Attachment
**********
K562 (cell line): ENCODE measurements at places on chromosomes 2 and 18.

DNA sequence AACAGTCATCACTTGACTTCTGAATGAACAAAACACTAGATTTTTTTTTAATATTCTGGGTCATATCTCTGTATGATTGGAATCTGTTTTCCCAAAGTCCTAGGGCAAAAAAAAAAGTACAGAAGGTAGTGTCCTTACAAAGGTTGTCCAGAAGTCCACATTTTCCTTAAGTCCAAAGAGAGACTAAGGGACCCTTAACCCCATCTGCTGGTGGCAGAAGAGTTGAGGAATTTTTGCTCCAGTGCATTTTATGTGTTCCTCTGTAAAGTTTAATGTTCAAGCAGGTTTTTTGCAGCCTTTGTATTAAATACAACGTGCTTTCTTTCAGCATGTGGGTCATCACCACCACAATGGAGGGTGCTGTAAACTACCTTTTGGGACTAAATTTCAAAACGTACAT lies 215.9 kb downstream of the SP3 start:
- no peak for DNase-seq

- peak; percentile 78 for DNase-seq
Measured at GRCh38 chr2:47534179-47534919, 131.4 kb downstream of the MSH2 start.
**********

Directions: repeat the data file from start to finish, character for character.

K562 (cell line): ENCODE measurements at places on chromosomes 2 and 18.

DNA sequence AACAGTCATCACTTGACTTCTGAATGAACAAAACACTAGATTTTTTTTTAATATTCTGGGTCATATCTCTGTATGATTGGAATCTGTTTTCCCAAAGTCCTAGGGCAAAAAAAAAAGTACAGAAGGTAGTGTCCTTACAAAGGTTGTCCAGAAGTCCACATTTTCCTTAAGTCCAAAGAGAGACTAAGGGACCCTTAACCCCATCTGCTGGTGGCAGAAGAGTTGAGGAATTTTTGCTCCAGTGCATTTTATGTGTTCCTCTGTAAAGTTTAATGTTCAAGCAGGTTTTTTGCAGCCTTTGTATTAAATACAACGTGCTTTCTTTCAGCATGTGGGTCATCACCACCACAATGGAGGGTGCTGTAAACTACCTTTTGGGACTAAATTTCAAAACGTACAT lies 215.9 kb downstream of the SP3 start:
- no peak for DNase-seq

- peak; percentile 78 for DNase-seq
Measured at GRCh38 chr2:47534179-47534919, 131.4 kb downstream of the MSH2 start.